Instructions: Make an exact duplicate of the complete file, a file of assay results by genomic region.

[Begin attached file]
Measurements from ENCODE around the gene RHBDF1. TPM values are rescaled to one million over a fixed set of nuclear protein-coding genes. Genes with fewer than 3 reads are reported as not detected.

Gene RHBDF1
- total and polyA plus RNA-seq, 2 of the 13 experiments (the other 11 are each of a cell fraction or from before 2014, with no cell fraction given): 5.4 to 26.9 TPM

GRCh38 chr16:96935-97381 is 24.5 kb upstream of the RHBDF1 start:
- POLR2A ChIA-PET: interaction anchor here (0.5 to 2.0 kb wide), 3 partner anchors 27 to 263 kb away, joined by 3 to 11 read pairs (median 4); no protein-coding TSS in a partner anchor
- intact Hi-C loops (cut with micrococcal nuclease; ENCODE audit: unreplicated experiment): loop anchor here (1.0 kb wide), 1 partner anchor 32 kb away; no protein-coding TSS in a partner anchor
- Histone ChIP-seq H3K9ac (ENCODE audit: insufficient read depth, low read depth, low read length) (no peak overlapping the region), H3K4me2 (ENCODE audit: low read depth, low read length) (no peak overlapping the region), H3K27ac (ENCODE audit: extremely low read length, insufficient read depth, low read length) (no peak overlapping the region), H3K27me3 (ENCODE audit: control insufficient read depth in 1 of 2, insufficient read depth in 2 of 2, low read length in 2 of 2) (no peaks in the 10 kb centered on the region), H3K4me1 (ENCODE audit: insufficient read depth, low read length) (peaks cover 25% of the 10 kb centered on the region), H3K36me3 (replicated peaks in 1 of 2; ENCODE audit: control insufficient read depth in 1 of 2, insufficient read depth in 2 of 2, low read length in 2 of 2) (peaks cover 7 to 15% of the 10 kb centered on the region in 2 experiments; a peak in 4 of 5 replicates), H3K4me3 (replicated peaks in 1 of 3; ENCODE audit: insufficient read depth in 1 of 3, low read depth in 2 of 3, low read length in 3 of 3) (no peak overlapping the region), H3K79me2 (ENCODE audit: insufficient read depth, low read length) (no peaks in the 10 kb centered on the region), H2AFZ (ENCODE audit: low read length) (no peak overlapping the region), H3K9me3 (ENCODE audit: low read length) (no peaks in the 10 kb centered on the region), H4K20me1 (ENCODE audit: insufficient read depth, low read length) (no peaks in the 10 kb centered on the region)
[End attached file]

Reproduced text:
Measurements from ENCODE around the gene RHBDF1. TPM values are rescaled to one million over a fixed set of nuclear protein-coding genes. Genes with fewer than 3 reads are reported as not detected.

Gene RHBDF1
- total and polyA plus RNA-seq, 2 of the 13 experiments (the other 11 are each of a cell fraction or from before 2014, with no cell fraction given): 5.4 to 26.9 TPM

GRCh38 chr16:96935-97381 is 24.5 kb upstream of the RHBDF1 start:
- POLR2A ChIA-PET: interaction anchor here (0.5 to 2.0 kb wide), 3 partner anchors 27 to 263 kb away, joined by 3 to 11 read pairs (median 4); no protein-coding TSS in a partner anchor
- intact Hi-C loops (cut with micrococcal nuclease; ENCODE audit: unreplicated experiment): loop anchor here (1.0 kb wide), 1 partner anchor 32 kb away; no protein-coding TSS in a partner anchor
- Histone ChIP-seq H3K9ac (ENCODE audit: insufficient read depth, low read depth, low read length) (no peak overlapping the region), H3K4me2 (ENCODE audit: low read depth, low read length) (no peak overlapping the region), H3K27ac (ENCODE audit: extremely low read length, insufficient read depth, low read length) (no peak overlapping the region), H3K27me3 (ENCODE audit: control insufficient read depth in 1 of 2, insufficient read depth in 2 of 2, low read length in 2 of 2) (no peaks in the 10 kb centered on the region), H3K4me1 (ENCODE audit: insufficient read depth, low read length) (peaks cover 25% of the 10 kb centered on the region), H3K36me3 (replicated peaks in 1 of 2; ENCODE audit: control insufficient read depth in 1 of 2, insufficient read depth in 2 of 2, low read length in 2 of 2) (peaks cover 7 to 15% of the 10 kb centered on the region in 2 experiments; a peak in 4 of 5 replicates), H3K4me3 (replicated peaks in 1 of 3; ENCODE audit: insufficient read depth in 1 of 3, low read depth in 2 of 3, low read length in 3 of 3) (no peak overlapping the region), H3K79me2 (ENCODE audit: insufficient read depth, low read length) (no peaks in the 10 kb centered on the region), H2AFZ (ENCODE audit: low read length) (no peak overlapping the region), H3K9me3 (ENCODE audit: low read length) (no peaks in the 10 kb centered on the region), H4K20me1 (ENCODE audit: insufficient read depth, low read length) (no peaks in the 10 kb centered on the region)